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Give me a ‘C’
December 2012
by Kelsey Kaustinen  |  Email the author
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CAMBRIDGE, Mass.—Vertex Pharmaceuticals Inc. has announced the establishment of a non-exclusive agreement with GlaxoSmithKline PLC (GSK) to conduct a Phase II proof-of-concept study of an all-oral regimen for treating hepatitis C, consisting of Vertex's nucleotide analogue hepatitis C virus (HCV) polymerase inhibitor VX-135 and GSK's NS5A inhibitor GSK2336805.  
 
Under the agreement, Vertex and GSK will split the costs associated with the study, and no upfront payments or milestone payments are included. The study is intended to determine the safety, tolerability and viral cure rates of a 12-week combination of VX-135 and GSK2336805.  
 
The Phase II proof-of-concept study will enroll treatment-naοve people who have chronic non-cirrhotic genotype 1 hepatitis C. Vertex will conduct the study in the United States early next year, pending discussions with regulatory authorities. The study will test multiple 12- week combination regimens of the two compounds, with and without ribavirin, a nucleotide analogue and one of the standards of care in treating hepatitis C. The agreement does not cover further clinical development studies beyond the Phase II study.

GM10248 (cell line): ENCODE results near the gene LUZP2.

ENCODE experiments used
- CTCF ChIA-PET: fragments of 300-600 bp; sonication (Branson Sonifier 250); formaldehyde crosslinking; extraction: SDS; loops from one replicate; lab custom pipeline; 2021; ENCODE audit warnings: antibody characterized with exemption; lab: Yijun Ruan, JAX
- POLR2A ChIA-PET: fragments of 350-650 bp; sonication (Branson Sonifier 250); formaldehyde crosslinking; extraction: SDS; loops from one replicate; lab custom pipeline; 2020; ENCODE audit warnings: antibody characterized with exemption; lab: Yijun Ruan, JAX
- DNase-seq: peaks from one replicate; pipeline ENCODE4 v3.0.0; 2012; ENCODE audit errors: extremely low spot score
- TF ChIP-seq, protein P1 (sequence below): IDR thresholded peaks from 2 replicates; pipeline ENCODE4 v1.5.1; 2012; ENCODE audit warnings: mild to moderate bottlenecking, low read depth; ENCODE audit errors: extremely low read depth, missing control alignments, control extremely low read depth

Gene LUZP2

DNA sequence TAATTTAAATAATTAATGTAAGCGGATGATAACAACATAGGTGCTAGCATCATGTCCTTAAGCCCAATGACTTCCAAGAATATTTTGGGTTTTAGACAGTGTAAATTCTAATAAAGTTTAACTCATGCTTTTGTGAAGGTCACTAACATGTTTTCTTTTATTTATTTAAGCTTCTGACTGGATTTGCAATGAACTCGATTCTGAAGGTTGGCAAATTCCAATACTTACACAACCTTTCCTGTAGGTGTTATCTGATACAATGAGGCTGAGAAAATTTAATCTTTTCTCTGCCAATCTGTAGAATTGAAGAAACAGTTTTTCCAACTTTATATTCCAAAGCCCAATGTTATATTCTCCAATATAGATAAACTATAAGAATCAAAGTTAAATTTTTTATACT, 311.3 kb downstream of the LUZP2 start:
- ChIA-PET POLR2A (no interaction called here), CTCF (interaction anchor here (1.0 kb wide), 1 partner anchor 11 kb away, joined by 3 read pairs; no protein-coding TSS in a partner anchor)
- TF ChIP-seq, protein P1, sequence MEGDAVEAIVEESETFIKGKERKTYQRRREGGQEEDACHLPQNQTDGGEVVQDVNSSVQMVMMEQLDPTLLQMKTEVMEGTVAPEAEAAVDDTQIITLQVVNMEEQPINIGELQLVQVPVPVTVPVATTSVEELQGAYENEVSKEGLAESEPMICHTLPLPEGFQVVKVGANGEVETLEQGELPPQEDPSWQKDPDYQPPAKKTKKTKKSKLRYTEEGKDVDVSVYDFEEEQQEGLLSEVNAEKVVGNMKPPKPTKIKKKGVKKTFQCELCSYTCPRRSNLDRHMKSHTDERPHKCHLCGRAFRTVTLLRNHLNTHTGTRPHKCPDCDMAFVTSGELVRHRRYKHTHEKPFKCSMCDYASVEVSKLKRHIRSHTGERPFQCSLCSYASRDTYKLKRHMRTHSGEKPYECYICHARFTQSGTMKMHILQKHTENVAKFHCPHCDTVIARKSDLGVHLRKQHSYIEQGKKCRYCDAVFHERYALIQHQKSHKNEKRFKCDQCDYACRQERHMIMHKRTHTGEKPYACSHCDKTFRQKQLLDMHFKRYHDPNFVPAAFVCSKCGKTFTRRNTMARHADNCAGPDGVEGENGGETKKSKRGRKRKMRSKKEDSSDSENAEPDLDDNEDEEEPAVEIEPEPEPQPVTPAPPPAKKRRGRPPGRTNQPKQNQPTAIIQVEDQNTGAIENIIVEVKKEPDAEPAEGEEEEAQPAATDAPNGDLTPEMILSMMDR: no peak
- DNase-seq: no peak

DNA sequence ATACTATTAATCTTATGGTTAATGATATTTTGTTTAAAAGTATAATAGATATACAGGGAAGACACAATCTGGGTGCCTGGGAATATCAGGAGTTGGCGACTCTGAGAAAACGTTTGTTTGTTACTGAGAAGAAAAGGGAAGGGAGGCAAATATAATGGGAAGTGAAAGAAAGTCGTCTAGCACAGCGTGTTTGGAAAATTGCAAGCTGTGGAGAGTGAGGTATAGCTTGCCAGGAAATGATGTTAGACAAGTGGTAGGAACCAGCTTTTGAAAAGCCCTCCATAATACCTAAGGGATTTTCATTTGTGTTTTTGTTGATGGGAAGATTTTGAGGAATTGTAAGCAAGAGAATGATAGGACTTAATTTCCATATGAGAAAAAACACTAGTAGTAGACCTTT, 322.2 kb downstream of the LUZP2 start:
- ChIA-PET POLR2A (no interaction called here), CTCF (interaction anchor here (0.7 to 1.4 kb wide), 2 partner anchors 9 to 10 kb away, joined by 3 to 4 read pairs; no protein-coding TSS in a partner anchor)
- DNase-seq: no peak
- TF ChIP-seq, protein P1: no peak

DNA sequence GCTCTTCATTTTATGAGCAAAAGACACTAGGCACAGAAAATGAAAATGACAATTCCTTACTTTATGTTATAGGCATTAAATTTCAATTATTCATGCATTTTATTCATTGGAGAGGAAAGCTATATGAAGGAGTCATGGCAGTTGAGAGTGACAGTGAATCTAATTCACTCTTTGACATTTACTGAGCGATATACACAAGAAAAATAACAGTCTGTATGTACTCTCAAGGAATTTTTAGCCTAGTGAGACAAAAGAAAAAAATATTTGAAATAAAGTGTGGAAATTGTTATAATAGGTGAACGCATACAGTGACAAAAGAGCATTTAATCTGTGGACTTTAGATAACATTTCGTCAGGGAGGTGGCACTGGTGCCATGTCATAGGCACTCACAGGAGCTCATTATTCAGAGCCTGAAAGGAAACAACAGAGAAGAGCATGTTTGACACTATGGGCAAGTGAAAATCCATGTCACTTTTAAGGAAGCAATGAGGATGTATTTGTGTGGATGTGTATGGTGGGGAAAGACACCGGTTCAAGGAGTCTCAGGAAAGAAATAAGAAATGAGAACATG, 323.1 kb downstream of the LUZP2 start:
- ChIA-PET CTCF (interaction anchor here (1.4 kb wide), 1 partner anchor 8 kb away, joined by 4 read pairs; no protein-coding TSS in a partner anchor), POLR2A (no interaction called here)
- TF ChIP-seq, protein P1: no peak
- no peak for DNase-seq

"This agreement underscores our broad commitment to develop all-oral treatment regimens for people with hepatitis C using medicines within our own pipeline and by working in collaboration with other companies like GSK who share our commitment to further improve treatment of this disease," Dr. Robert Kauffman, senior vice president and chief medical officer at Vertex, said in a press release. "We are focused on the development of new all-oral treatments for hepatitis C that have the potential to provide a high cure rate with only 12 weeks of treatment, and we look forward to the start of this study with GSK."  
 
VX-135 is an investigation uridine nucleotide analogue pro- drug designed for inhibition of HCV replication by acting on the NS5B polymerase. The compound has shown to have a high barrier to drug resistance in in-vitro studies, with demonstrated antiviral activity across all genotypes of HCV, including those that are more prevalent outside of the United States. Based on its first seven-day viral kinetic data for the compound, gathered earlier this year, Vertex plans to initiate several all-oral, Phase II proof-of-concept studies, which will including one study of VX-135 and ribavirin as well as one of VX-135 and telaprevir, Vertex's approved protease inhibitor (marketed as INCIVEK for patients with chronic genotype 1 hepatitis C).  
 
GSK2336805 is an investigational NS5A replication complex inhibitor under development as a potential hepatitis C treatment.